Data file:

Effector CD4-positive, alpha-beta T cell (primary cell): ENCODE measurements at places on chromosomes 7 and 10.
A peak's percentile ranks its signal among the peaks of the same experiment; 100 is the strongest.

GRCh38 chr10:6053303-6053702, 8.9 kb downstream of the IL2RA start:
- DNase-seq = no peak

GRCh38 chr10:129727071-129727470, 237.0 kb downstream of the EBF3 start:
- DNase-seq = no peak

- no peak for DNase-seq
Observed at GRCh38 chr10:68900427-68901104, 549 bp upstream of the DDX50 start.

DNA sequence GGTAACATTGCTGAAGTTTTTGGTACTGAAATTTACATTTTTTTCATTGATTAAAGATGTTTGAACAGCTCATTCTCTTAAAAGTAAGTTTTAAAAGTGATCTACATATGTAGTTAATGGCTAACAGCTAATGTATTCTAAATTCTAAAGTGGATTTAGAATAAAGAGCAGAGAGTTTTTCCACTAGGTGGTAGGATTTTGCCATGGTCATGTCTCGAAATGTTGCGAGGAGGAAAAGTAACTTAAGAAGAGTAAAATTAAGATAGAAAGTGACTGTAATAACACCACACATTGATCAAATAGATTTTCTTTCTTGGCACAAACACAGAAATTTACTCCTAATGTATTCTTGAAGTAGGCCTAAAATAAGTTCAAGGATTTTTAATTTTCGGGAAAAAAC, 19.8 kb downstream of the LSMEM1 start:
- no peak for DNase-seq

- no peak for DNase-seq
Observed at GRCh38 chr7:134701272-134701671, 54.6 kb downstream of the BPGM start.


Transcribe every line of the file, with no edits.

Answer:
Effector CD4-positive, alpha-beta T cell (primary cell): ENCODE measurements at places on chromosomes 7 and 10.
A peak's percentile ranks its signal among the peaks of the same experiment; 100 is the strongest.

GRCh38 chr10:6053303-6053702, 8.9 kb downstream of the IL2RA start:
- DNase-seq = no peak

GRCh38 chr10:129727071-129727470, 237.0 kb downstream of the EBF3 start:
- DNase-seq = no peak

- no peak for DNase-seq
Observed at GRCh38 chr10:68900427-68901104, 549 bp upstream of the DDX50 start.

DNA sequence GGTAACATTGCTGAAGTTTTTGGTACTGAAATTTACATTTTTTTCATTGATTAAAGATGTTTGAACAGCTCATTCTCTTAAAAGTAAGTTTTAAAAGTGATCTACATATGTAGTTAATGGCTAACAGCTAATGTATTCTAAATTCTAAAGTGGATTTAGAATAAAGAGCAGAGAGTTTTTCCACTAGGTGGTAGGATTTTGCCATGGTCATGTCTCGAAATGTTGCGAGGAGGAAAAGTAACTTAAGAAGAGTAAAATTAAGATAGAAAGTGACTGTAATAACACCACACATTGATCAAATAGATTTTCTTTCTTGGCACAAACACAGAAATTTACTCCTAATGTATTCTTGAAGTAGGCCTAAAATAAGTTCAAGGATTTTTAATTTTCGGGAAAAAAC, 19.8 kb downstream of the LSMEM1 start:
- no peak for DNase-seq

- no peak for DNase-seq
Observed at GRCh38 chr7:134701272-134701671, 54.6 kb downstream of the BPGM start.